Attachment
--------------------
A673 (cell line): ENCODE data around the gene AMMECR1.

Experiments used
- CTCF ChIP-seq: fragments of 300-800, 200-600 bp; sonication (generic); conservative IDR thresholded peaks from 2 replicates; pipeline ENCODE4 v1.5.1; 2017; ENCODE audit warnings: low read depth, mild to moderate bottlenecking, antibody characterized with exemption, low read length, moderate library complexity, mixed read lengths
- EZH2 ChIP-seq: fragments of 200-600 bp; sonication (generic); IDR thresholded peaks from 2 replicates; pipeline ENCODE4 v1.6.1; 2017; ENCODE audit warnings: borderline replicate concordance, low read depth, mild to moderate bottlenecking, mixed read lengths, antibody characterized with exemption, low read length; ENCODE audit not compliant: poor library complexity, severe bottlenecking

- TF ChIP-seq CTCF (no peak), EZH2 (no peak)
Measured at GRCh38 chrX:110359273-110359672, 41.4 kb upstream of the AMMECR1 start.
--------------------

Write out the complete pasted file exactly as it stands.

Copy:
A673 (cell line): ENCODE data around the gene AMMECR1.

Experiments used
- CTCF ChIP-seq: fragments of 300-800, 200-600 bp; sonication (generic); conservative IDR thresholded peaks from 2 replicates; pipeline ENCODE4 v1.5.1; 2017; ENCODE audit warnings: low read depth, mild to moderate bottlenecking, antibody characterized with exemption, low read length, moderate library complexity, mixed read lengths
- EZH2 ChIP-seq: fragments of 200-600 bp; sonication (generic); IDR thresholded peaks from 2 replicates; pipeline ENCODE4 v1.6.1; 2017; ENCODE audit warnings: borderline replicate concordance, low read depth, mild to moderate bottlenecking, mixed read lengths, antibody characterized with exemption, low read length; ENCODE audit not compliant: poor library complexity, severe bottlenecking

- TF ChIP-seq CTCF (no peak), EZH2 (no peak)
Measured at GRCh38 chrX:110359273-110359672, 41.4 kb upstream of the AMMECR1 start.